On National Read a Book Day, we’re reimagining what some of our favorite images on the big screen might have felt like on the pages of a novel.
There are a few debates in the world of cinema that will probably hang around as long as the movies do themselves and will still never be agreed upon. Star Trek or Star Wars? The original or the remake? MCU or DCU? Nevertheless, the debates rage on, with fanboys and girls on either side getting equally — and perhaps unnecessarily— offended by their opponents’ differing point of view.
However, the one debate that seems to reoccur most often and with the most intensity is that which begs the question, “Which is better: the book or the movie?” Surely, you can already begin to think of the novels and their cinematic companion pieces which frequently spark passionate disputes that might result in all out brawls if not for that one friend who reminds both sides of the futility of such ridiculous, if not entertaining, arguments. Here at DIFF, we have no interest in provoking such controversy today, even if that means we will still probably do so in a couple of weeks when The Sisters Brothers (2018) hits theatres.
Instead of debating the legitimacy of two works that already exist, we’re rethinking which of our favorite films very well could have been timeless literary classics if they had only been produced as a novel and the film had never existed. These are films that have the pace, characters, and story that we believe would translate well to prose. Whether or not the novel would have been better than the movie is anybody’s guessed, but today, we’re just entertaining the thought of how good these films could have been as novels, completely separate from the film that has already been produced.
First Reformed (2018)
In what feels like the afterthoughts of Taxi Driver (1976) over 40 years later, Paul Schrader yet again gives us an exhilarating look inside the mind of a man slowly deteriorating from the inside out. With its subtle visual style, scripture-esque dialogue, and introspective voiceover from Reverend Toller (Ethan Hawke), First Reformed feels as if it was only a few steps away from being a novel in the vein of Albert Camus’ The Stranger that is both a meditative self-examination of Toller’s psyche, and a slow-burning thriller that would leave readers with no choice but to turn the page at the end of each chapter.
Barton Fink (1991)
The characters in Joel and Ethan Coen’s Palme d’Or winning film feel as if they were born to be book characters, and quite honestly shouldn’t work so well on the medium of film. Luckily, actors like John Turturro, John Goodman, Judy Davis, and Michael Lerner balance their respective characters’ absurdity with their layered sensibilities, and the result is characters that function like comic book sketches, but at the same time feel realer than real. While the end of the film may be too allegorically difficult to communicate strictly in words, if Chuck Palahniuk could do it with Fight Club before the film was made, it could also be done with Barton Fink.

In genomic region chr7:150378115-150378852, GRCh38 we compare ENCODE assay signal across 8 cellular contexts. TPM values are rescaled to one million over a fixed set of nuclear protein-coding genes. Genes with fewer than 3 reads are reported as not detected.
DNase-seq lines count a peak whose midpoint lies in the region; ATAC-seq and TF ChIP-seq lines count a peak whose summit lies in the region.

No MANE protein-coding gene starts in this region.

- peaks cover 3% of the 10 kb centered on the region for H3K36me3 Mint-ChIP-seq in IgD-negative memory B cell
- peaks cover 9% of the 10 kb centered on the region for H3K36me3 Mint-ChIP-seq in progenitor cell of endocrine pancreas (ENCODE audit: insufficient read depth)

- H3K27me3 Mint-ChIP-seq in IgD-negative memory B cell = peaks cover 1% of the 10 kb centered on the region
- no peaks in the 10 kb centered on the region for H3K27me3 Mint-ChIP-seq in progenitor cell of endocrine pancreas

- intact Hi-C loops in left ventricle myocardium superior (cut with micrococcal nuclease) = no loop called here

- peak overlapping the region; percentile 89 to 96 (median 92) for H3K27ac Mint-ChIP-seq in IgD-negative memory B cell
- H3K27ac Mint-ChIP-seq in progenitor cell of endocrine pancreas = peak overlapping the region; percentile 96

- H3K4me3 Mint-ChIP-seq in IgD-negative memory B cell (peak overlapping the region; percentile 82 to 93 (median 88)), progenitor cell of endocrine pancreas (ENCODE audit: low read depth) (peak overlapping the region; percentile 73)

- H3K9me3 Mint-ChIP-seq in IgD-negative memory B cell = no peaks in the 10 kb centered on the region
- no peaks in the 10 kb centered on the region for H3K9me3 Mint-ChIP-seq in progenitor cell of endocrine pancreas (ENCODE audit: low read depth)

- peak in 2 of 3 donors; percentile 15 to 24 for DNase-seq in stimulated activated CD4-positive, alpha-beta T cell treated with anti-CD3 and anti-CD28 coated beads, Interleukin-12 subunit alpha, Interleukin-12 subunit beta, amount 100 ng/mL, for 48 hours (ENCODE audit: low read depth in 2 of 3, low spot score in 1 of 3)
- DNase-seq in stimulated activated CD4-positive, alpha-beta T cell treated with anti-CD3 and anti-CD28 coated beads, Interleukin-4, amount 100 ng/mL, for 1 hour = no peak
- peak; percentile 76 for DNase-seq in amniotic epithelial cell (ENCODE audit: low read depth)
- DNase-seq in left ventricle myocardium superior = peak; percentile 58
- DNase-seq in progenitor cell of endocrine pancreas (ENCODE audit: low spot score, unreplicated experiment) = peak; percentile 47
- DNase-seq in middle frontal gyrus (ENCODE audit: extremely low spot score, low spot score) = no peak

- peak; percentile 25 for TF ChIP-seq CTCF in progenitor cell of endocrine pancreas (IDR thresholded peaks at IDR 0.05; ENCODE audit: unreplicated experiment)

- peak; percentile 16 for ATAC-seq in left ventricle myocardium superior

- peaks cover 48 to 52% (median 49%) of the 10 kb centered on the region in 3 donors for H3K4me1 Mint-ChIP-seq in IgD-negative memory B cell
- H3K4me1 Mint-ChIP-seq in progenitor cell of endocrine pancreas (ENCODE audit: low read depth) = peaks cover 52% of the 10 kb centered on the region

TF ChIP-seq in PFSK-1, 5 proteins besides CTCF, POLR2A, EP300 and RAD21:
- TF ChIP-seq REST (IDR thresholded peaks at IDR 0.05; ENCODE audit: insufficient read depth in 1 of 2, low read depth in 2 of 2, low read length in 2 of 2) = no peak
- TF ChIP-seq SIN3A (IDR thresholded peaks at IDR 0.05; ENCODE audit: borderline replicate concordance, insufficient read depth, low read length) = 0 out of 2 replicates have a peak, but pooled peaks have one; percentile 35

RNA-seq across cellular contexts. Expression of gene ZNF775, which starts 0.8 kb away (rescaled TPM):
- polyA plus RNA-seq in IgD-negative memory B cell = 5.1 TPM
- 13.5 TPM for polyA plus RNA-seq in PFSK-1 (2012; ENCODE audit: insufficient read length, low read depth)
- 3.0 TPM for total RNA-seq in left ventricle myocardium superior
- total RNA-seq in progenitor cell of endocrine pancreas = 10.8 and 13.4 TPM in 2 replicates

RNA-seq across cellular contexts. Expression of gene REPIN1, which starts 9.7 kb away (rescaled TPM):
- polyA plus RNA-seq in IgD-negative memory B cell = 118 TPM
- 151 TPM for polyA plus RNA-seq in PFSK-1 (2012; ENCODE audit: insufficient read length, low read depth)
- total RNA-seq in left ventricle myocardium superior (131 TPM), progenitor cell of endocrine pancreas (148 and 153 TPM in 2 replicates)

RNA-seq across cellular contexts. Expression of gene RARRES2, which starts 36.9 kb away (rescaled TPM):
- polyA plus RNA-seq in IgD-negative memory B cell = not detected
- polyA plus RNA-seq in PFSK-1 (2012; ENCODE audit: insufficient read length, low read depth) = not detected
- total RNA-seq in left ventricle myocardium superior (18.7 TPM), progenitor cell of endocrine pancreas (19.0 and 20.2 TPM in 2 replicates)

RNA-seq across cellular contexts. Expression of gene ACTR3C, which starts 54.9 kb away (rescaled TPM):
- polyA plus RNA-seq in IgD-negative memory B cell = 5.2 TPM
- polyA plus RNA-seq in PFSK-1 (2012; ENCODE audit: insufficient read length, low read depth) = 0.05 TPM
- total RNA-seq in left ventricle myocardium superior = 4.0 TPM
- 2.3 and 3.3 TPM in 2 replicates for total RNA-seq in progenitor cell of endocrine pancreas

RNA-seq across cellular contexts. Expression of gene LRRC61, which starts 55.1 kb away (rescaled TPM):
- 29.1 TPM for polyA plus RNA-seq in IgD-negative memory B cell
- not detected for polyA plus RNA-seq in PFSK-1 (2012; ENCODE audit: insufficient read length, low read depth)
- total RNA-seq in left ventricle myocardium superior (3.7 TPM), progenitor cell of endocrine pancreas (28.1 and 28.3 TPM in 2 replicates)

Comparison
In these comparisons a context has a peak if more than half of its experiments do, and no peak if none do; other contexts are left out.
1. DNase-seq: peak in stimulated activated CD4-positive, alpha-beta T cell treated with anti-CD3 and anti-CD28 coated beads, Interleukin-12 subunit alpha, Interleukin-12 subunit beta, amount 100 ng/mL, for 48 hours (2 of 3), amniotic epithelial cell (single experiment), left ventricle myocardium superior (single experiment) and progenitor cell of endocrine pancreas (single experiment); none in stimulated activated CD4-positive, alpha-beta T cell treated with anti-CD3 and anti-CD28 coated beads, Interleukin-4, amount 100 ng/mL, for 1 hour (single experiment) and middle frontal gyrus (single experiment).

The Hateful Eight (2015)
It’s no secret that Tarantino’s films are probably the most similarly structured to novels out of any filmmaker working today. He literally breaks them down into chapters, and self-admittedly writes his scripts as if they were to be novels on the shelf of a bookstore rather than films on the big screen. While a few films of his could have made this list, The Hateful Eight’s over the top, cartoonish characters and minimal use of locations allow the audience to indulge in Tarantino’s distinct, sprawling monologues and rapid, back and forth arguments in a way that might demand the words being read even more so than being listened to. Tarantino said he would have been confident with this story in any medium, and it quite honestly might be a shame we didn’t get to experience it as a novel.
Every scene in Jim Jarmusch’s ode to simple, day to day life feels as if we are reading from the page’s of the common man’s personal journal, complete with both eloquent poetry and curious observations into the small world which we find ourselves exploring each day. The film may seem simple and too meandering on the surface to be a novel, but the small details and symbolism packed into Jarmusch’s film would make for a great, peaceful read before bedtime.
Slow West (2015)
Slow West takes the air out of the western in a way that we’ve never seen before. Blending elements of an epic journey with an indie vibe that many thought would be impossible to find in a western. The result is a rhythmic tale of love, loss, and adventure that looks and feels more like novelistic prose than odd directorial tendencies from John Maclean, that would probably read similarly to Patrick DeWitt’s The Sisters Brothers.